Politics

The most amusing parts of Christine O’Donnell’s book

Alex Pappas Political Reporter

Remember Christine O’Donnell? The candidate who was NOT a witch and is just like you.

She’s back.

The 2010 Republican U.S. Senate candidate from Delaware is promoting her new memoir titled “Trouble Maker,” a reference to Time magazine’s description of her during her tumultuous campaign.

The Daily Caller combed through the 385-page book, which was released Tuesday. These four parts of the book amused us the most:

O’Donnell says the lowest moment of her 2010 campaign was all the witch talk.

Old video surfaced during the campaign of O’Donnell telling liberal television host Bill Maher on “Politically Incorrect” that she once dabbled in witchcraft when she was younger. O’Donnell said the media’s relentless coverage of the old comment immediately put the campaign on the defensive. “We went from autopilot to damage control in a flash — over a nothing comment on a non-issue, made when I was hardly a factor on the political scene,” O’Donnell reflected.

O’Donnell says she hated the subsequent “I’m not a witch” campaign ad.

Responding to the media frenzy over the “dabbling” comments, Republican media strategist Fred Davis developed a campaign commercial for O’Donnell’s campaign meant to help her relate to voters. In the ad, she speaks directly to the camera, saying: “I’m not a witch … I’m you.”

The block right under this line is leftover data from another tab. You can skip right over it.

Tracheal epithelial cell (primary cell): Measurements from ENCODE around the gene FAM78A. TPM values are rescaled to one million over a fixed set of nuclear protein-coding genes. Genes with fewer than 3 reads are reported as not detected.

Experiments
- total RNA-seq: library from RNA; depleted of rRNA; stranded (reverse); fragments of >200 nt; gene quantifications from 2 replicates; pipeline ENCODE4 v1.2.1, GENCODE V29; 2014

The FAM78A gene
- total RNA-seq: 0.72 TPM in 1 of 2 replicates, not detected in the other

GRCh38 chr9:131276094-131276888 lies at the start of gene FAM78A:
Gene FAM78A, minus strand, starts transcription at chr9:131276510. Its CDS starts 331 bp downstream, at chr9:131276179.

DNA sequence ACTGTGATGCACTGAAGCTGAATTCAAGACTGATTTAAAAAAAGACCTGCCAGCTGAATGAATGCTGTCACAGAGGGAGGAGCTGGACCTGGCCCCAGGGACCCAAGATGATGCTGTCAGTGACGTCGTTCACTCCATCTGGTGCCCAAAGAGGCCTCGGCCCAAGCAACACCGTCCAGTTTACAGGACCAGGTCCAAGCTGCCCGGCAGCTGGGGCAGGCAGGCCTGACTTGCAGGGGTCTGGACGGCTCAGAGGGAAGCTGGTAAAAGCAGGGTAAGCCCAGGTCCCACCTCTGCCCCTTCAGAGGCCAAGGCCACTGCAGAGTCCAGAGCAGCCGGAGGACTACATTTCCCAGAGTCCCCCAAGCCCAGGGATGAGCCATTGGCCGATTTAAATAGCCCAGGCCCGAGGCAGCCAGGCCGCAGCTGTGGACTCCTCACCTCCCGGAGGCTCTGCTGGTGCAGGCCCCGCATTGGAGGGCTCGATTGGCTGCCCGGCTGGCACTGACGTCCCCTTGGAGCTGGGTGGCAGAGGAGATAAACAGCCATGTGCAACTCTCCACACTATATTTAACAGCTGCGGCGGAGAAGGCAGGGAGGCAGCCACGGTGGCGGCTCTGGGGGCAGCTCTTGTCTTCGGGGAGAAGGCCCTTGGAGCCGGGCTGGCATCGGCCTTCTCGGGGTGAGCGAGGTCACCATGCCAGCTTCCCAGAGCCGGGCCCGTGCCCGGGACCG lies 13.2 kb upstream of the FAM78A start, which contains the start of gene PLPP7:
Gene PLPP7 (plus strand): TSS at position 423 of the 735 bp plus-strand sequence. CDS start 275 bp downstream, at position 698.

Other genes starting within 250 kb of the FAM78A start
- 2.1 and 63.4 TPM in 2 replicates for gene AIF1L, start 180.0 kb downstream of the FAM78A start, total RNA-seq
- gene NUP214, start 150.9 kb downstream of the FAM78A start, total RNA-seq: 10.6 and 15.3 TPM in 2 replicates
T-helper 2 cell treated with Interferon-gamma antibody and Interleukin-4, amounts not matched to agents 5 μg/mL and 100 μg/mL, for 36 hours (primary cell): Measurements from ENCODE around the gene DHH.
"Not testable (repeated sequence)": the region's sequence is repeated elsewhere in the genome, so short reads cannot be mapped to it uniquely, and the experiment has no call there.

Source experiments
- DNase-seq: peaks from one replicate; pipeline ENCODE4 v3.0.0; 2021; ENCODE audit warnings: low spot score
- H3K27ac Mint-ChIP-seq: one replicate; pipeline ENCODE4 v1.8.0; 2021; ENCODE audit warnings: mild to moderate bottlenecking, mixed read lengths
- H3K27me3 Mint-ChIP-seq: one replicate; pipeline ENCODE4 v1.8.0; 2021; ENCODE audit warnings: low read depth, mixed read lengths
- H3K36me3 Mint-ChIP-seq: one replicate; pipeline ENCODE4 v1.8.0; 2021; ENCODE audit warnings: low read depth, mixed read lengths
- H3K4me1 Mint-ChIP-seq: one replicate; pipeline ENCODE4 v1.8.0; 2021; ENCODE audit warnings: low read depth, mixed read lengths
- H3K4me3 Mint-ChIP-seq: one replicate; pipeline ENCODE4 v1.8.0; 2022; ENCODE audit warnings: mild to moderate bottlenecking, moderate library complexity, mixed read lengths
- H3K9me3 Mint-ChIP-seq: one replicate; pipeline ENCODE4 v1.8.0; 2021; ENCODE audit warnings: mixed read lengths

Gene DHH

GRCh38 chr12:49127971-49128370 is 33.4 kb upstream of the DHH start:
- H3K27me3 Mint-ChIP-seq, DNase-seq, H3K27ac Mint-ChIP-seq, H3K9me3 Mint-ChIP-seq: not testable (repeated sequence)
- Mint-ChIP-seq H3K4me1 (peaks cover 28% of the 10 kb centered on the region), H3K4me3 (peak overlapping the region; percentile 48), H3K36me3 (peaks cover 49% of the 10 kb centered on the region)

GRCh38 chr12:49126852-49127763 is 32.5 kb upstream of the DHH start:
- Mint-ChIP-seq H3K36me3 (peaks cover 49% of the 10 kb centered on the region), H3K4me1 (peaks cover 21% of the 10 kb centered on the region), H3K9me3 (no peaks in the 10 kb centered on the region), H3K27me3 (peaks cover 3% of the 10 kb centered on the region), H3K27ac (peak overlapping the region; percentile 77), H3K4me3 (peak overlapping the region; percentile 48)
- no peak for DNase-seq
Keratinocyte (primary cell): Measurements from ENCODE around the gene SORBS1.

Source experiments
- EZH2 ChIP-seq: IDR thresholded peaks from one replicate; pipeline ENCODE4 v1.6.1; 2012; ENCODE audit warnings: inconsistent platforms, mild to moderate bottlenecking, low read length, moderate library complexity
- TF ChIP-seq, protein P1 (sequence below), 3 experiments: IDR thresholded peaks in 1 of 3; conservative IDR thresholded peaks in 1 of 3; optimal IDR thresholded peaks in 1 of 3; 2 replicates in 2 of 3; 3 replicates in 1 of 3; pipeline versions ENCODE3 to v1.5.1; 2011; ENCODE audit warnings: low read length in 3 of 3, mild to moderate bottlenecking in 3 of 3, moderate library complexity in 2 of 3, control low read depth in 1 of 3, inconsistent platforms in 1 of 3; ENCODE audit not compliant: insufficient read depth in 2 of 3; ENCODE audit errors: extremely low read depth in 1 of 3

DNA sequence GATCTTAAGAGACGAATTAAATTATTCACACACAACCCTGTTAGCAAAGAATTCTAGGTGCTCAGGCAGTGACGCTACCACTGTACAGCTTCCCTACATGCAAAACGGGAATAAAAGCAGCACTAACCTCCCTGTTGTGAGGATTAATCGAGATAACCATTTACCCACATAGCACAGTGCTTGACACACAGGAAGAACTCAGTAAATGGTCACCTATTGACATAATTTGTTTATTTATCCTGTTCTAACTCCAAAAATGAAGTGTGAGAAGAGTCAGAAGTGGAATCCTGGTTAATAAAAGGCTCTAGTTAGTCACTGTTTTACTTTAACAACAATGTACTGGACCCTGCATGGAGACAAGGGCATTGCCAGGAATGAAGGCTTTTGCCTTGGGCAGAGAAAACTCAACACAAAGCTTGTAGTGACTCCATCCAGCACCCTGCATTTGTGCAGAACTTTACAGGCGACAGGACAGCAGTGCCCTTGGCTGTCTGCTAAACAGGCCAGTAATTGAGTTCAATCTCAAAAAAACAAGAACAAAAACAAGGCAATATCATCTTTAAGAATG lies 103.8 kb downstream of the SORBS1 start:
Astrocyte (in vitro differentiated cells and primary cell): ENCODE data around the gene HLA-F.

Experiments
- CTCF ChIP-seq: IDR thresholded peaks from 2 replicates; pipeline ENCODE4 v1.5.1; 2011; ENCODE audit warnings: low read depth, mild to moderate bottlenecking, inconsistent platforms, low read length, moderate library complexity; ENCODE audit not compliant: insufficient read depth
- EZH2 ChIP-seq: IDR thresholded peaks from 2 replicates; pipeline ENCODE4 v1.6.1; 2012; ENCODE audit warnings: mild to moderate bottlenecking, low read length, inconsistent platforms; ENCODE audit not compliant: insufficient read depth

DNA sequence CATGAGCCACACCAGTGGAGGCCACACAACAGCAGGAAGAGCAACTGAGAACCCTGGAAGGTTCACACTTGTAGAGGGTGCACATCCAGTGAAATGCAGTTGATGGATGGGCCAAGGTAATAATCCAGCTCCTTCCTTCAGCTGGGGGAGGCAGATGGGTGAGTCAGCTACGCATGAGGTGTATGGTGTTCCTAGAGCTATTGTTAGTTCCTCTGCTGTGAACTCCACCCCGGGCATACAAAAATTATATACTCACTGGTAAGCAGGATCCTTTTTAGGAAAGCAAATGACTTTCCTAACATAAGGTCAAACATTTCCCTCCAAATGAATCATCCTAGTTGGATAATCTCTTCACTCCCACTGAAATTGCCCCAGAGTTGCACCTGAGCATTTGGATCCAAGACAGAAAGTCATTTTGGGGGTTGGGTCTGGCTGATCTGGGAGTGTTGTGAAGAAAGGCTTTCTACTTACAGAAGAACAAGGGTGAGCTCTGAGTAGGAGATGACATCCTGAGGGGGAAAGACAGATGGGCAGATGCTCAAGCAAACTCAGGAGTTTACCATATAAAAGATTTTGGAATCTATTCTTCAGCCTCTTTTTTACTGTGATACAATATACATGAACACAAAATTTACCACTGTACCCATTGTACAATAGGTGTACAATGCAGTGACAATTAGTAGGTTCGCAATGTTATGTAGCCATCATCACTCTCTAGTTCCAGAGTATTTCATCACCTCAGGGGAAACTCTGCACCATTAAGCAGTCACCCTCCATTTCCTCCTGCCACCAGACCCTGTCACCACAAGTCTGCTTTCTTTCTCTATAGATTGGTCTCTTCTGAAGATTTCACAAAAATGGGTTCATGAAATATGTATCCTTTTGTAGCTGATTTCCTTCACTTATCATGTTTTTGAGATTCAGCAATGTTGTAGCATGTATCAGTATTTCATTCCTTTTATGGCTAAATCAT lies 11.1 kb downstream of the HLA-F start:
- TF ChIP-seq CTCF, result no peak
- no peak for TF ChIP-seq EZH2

But O’Donnell wrote in her book that she despised the advertisement from the beginning — and knew in her gut it wasn’t a good move. She was further outraged when it was leaked to the media before she saw the final cut.

O’Donnell called being lampooned on Saturday Night Live a “badge of honor.”

In the skit, actress Kristen Wiig, playing O’Donnell, said Delaware voters deserve a candidate for “the human Senate” who can prove they are not a witch. “It was a badge of honor,” O’Donnell recalled, “folks were saying, to be lampooned by Saturday Night Live, and I could now join the ranks of presidents and other world leaders.”

Al Franken once called O’Donnell the girl you “hate to love.”

O’Donnell recalls in her book the love Franken, the former comedian and now U.S. Senator from Minnesota, had for her when they appeared together on Politically Incorrect back in the nineties. O’Donnell said Franken expressed these sentiments to her when they were off-air. But she says Franken “got over” this, as he “dutifully campaigned against me.”